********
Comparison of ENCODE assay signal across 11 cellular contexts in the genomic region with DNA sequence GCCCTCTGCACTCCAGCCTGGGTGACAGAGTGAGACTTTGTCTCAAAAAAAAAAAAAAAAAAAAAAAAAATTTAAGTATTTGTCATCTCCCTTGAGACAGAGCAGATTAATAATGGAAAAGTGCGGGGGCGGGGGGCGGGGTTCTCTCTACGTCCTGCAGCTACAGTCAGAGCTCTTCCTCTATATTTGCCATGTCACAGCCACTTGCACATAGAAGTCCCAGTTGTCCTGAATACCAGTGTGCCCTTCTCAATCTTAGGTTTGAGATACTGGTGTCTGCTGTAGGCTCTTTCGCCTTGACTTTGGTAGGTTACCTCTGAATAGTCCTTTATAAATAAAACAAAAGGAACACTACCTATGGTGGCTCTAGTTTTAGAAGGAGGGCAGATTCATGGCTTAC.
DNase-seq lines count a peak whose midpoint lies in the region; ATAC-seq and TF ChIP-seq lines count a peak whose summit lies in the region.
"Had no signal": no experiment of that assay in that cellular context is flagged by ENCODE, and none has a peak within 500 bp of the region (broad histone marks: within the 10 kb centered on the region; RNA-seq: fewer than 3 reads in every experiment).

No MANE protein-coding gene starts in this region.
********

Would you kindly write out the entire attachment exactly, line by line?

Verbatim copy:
Comparison of ENCODE assay signal across 11 cellular contexts in the genomic region with DNA sequence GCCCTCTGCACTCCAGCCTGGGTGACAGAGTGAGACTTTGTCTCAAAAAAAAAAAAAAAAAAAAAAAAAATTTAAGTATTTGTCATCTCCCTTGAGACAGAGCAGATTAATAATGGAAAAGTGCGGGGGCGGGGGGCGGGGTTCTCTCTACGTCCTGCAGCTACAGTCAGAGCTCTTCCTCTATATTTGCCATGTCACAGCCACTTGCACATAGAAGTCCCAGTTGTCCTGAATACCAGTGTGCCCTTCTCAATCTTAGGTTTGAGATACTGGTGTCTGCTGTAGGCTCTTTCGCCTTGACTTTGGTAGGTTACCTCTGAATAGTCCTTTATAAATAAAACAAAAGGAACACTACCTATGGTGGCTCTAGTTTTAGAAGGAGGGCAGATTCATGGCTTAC.
DNase-seq lines count a peak whose midpoint lies in the region; ATAC-seq and TF ChIP-seq lines count a peak whose summit lies in the region.
"Had no signal": no experiment of that assay in that cellular context is flagged by ENCODE, and none has a peak within 500 bp of the region (broad histone marks: within the 10 kb centered on the region; RNA-seq: fewer than 3 reads in every experiment).

No MANE protein-coding gene starts in this region.